Countries have lost people because of wars, disease and natural disasters but never -- at least in modern history -- because women stopped having enough children, Butz said.
Japan announced that it is now the world's most elderly nation, with more than a fifth of its people 65 or older.
On average, women must have 2.1 children in their lifetimes for a society to replenish itself, accounting for infant mortality and other factors. Only one country in Europe -- Albania -- has a fertility rate above 2, according to statistics gathered by the Central Intelligence Agency. Russia's fertility rate is 1.28. In Japan, it's 1.25.
The United States has a fertility rate of 2.05, about enough to maintain a stable population. The U.S. also adds people through immigration, something many European countries have shunned.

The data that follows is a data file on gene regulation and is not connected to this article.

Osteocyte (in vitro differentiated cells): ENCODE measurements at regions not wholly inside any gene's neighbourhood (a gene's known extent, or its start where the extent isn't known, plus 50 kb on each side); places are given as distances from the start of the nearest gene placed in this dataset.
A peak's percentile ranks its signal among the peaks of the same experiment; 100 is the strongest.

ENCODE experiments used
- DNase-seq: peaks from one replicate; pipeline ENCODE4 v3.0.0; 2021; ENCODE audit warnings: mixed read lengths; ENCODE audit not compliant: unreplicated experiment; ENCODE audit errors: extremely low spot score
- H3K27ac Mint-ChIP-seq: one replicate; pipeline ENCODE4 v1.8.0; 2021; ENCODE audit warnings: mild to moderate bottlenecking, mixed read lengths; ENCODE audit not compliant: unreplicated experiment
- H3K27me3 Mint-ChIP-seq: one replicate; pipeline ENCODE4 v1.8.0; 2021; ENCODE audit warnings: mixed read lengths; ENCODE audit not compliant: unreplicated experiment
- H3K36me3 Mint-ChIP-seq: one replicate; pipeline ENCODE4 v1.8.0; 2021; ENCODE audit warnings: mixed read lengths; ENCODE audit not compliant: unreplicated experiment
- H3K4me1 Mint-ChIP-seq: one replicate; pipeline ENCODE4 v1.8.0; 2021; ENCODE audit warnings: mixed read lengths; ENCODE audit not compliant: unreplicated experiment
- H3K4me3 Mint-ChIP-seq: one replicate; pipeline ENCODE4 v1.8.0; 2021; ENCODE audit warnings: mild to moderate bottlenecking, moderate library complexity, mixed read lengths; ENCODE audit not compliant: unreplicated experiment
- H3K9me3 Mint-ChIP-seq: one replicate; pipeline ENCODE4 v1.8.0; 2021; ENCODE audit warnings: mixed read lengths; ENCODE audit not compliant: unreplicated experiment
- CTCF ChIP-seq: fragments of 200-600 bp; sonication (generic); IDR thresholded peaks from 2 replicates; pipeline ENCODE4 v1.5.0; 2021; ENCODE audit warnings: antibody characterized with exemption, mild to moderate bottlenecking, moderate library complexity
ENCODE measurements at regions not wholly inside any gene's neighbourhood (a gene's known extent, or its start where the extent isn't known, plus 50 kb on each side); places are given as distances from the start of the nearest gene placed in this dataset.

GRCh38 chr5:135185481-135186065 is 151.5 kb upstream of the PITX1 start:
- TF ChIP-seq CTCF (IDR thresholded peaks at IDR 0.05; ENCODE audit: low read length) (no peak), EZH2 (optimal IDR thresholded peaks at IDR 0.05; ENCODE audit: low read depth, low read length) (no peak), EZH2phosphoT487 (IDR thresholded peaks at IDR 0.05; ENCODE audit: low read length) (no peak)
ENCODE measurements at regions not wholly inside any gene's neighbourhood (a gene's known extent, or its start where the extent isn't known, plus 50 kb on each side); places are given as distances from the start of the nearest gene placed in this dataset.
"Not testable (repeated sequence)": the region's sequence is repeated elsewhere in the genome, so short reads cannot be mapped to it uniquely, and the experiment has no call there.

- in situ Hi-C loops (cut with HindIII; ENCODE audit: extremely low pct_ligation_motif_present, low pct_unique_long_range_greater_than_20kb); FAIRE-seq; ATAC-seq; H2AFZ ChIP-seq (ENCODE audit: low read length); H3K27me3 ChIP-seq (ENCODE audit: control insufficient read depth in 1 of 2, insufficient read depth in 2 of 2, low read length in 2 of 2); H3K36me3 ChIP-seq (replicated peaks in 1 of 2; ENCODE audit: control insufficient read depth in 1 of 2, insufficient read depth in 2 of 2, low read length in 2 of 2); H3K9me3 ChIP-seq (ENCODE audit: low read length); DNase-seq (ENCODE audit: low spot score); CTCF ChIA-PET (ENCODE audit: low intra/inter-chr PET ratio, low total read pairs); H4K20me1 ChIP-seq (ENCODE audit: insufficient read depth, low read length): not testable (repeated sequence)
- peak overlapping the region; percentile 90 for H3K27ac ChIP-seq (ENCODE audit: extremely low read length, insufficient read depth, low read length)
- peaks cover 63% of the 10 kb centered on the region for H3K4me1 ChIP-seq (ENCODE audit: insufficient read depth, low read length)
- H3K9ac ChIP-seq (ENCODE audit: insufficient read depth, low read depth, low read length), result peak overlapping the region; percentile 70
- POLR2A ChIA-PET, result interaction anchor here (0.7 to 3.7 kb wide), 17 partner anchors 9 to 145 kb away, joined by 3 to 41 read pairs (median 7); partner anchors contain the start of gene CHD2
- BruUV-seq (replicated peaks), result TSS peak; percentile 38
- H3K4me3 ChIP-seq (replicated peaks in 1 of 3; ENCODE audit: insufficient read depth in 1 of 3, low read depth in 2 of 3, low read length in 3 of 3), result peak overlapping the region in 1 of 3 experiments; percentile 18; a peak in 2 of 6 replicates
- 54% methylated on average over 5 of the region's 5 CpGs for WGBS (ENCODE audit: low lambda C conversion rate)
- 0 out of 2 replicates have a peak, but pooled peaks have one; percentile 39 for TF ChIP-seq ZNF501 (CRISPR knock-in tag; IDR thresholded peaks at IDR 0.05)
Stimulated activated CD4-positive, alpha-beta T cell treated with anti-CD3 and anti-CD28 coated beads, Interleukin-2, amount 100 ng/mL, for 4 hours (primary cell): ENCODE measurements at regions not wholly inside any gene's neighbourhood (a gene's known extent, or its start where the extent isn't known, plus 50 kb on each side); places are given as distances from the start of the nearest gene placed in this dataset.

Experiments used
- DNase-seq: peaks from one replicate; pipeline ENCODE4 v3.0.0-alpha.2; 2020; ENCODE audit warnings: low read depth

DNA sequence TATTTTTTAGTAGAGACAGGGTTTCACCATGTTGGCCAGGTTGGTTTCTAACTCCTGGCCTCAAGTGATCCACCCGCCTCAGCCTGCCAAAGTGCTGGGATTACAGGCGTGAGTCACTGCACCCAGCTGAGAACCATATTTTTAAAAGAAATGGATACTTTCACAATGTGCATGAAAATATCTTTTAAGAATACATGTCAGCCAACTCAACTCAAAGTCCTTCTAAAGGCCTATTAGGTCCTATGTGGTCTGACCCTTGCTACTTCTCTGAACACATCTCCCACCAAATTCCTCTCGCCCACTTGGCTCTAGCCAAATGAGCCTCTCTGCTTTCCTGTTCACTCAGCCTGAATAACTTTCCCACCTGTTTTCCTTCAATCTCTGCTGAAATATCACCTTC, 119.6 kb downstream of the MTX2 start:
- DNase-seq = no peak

About 40 percent of U.S. population growth comes from immigration, both legal and illegal, according to the Census Bureau. However, if the fertility rate remains unchanged, all of America's population increase will eventually come from immigration, Butz said.
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